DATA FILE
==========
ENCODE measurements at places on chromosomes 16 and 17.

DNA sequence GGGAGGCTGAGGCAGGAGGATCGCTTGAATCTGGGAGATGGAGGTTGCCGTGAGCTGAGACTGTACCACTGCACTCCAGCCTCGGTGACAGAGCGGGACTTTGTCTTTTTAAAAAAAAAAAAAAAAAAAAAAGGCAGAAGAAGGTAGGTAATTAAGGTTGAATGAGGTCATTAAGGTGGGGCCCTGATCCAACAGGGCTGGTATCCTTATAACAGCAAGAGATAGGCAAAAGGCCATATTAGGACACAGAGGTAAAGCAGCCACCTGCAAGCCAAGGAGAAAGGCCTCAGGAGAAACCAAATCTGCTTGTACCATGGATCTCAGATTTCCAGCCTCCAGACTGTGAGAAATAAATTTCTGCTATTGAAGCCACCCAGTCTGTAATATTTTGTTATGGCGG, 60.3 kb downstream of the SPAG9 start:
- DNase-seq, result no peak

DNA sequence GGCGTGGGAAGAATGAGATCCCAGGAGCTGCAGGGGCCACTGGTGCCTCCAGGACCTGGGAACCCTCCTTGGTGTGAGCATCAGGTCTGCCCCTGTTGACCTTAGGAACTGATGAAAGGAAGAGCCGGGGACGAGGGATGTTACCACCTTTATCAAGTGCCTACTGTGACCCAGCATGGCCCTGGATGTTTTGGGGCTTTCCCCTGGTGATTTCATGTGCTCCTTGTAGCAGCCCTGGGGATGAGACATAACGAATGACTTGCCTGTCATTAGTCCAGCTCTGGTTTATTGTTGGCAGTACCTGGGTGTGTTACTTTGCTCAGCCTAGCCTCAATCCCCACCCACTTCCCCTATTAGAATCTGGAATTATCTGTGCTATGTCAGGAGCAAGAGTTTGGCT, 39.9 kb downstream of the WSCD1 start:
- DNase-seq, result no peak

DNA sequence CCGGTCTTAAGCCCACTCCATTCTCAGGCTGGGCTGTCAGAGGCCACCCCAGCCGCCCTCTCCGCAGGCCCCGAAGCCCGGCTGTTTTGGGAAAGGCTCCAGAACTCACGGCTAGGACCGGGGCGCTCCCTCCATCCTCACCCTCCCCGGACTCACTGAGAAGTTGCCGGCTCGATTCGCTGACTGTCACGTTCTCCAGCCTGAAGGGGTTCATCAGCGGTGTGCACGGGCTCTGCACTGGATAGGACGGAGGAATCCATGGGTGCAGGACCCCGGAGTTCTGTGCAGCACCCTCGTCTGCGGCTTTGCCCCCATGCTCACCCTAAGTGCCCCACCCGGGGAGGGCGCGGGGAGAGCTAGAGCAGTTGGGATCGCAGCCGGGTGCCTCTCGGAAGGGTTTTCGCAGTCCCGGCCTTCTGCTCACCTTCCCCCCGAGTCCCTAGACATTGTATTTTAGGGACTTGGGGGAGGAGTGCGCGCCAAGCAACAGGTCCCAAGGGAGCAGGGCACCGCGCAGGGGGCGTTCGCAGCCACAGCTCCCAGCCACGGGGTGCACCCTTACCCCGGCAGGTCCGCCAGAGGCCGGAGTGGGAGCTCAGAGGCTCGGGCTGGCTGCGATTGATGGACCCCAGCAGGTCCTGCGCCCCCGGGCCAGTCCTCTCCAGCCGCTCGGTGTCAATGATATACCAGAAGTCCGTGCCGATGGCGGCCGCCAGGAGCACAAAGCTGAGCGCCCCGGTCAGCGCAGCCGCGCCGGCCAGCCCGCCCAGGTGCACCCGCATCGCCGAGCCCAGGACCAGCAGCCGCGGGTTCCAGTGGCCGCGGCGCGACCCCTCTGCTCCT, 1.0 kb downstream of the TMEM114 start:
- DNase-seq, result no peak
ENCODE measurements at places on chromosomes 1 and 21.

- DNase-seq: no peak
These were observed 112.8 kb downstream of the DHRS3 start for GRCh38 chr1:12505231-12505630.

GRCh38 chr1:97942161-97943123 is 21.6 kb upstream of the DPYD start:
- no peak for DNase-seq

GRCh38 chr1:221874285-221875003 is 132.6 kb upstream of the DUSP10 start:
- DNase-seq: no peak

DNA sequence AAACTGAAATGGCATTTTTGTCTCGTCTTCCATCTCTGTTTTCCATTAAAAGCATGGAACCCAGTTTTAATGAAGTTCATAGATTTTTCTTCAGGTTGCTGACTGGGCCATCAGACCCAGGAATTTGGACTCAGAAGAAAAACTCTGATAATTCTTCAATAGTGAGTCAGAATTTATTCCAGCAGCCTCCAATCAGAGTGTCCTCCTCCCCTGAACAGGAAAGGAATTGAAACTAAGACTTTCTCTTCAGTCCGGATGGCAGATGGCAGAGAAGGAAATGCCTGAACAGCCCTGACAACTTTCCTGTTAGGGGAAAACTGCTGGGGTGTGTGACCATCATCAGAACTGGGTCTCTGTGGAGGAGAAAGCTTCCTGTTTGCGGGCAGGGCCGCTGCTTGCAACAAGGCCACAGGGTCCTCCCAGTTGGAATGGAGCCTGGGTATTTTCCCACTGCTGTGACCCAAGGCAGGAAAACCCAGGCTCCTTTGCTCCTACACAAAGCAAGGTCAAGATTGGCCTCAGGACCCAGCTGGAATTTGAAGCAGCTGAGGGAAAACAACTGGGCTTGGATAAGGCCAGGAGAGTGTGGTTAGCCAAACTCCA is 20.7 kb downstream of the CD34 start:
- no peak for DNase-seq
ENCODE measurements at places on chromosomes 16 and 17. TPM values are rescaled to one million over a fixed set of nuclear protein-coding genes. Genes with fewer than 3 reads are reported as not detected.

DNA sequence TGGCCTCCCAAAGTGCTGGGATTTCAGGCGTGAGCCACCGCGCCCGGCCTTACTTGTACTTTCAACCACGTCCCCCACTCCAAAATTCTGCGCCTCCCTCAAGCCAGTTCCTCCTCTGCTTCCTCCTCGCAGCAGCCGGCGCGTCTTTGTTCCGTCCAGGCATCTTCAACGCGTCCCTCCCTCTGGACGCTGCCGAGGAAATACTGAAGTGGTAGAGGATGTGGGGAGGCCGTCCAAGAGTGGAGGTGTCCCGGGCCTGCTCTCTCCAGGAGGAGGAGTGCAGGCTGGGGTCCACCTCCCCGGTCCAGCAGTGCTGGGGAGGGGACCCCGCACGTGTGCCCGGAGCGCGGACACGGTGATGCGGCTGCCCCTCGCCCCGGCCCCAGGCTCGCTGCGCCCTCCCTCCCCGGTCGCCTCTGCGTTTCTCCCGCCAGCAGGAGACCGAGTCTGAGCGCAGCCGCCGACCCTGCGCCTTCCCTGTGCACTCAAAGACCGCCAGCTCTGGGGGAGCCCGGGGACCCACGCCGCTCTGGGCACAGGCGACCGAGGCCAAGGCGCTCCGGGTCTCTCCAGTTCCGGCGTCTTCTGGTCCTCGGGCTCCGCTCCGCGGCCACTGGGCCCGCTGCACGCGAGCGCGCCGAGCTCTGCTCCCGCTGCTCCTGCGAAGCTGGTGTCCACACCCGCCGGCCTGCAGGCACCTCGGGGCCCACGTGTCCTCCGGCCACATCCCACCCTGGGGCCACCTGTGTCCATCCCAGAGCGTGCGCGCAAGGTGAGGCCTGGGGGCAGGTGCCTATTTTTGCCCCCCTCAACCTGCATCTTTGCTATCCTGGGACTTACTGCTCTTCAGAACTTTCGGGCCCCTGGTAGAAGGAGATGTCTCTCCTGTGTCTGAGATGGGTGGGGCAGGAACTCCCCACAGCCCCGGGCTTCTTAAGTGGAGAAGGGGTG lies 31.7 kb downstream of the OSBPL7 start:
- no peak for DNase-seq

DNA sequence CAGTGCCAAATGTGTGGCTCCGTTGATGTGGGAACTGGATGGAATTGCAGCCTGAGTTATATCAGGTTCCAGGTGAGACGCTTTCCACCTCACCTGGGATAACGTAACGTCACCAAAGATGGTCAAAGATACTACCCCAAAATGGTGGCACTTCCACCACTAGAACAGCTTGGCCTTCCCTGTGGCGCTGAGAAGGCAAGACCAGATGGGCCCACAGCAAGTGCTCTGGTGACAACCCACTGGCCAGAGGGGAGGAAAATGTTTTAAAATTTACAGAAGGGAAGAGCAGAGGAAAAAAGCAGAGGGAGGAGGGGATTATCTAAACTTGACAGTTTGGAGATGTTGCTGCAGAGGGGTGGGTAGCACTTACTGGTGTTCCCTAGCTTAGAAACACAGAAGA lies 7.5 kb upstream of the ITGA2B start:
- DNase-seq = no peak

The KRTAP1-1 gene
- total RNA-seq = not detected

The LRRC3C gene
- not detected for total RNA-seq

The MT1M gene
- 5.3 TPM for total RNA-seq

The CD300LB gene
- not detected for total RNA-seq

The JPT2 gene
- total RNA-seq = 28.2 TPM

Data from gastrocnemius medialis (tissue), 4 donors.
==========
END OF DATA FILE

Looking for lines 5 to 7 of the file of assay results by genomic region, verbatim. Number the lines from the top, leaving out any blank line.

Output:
- DNase-seq, result no peak

DNA sequence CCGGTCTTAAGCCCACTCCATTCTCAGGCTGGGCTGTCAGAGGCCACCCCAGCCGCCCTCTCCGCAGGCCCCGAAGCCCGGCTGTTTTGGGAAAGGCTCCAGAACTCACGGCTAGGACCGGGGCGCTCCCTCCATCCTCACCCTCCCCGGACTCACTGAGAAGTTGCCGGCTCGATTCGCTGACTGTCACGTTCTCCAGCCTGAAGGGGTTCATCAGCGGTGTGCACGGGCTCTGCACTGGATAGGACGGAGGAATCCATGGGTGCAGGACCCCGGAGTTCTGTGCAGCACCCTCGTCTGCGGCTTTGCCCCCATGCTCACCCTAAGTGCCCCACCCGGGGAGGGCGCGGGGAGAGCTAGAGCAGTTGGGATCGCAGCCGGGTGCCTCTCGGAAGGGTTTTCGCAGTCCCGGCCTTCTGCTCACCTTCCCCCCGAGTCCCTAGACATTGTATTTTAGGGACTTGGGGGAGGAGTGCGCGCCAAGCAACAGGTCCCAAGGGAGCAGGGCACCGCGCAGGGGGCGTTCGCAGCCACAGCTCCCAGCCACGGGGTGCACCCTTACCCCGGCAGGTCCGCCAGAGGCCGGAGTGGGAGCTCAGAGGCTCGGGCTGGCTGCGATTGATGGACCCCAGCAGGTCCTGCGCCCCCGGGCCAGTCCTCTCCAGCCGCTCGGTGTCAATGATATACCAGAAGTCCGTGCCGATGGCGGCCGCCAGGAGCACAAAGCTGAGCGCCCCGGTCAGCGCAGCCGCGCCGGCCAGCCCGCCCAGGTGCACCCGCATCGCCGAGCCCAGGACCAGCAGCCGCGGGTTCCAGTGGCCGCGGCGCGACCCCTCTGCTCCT, 1.0 kb downstream of the TMEM114 start:
- DNase-seq, result no peak